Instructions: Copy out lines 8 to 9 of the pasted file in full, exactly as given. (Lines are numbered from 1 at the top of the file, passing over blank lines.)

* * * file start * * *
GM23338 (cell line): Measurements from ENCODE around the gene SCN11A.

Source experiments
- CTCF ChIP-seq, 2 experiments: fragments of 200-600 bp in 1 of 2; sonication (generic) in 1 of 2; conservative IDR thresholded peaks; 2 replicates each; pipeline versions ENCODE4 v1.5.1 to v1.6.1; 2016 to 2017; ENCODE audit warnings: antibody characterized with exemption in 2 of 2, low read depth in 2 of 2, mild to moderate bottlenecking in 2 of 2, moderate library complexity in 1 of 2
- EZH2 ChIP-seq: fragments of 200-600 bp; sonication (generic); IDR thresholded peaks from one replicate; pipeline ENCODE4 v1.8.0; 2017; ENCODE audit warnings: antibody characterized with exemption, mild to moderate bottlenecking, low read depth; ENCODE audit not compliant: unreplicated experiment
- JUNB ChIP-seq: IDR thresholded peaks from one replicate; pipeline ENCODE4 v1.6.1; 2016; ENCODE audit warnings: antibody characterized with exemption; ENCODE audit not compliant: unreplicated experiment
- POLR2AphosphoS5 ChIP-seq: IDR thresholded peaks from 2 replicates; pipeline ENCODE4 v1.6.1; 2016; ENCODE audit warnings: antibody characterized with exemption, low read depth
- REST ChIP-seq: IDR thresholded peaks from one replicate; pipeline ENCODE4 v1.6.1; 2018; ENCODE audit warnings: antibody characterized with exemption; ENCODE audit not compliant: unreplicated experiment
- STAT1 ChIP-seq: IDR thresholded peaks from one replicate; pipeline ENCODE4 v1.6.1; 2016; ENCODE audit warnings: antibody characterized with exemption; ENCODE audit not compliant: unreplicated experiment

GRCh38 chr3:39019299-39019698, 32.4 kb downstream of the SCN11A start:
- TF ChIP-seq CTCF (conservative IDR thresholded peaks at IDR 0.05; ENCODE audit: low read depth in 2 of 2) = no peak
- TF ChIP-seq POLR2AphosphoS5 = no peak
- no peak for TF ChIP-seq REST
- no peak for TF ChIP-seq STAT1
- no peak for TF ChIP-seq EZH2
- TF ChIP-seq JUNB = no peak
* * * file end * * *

- STAT1 ChIP-seq: IDR thresholded peaks from one replicate; pipeline ENCODE4 v1.6.1; 2016; ENCODE audit warnings: antibody characterized with exemption; ENCODE audit not compliant: unreplicated experiment

GRCh38 chr3:39019299-39019698, 32.4 kb downstream of the SCN11A start: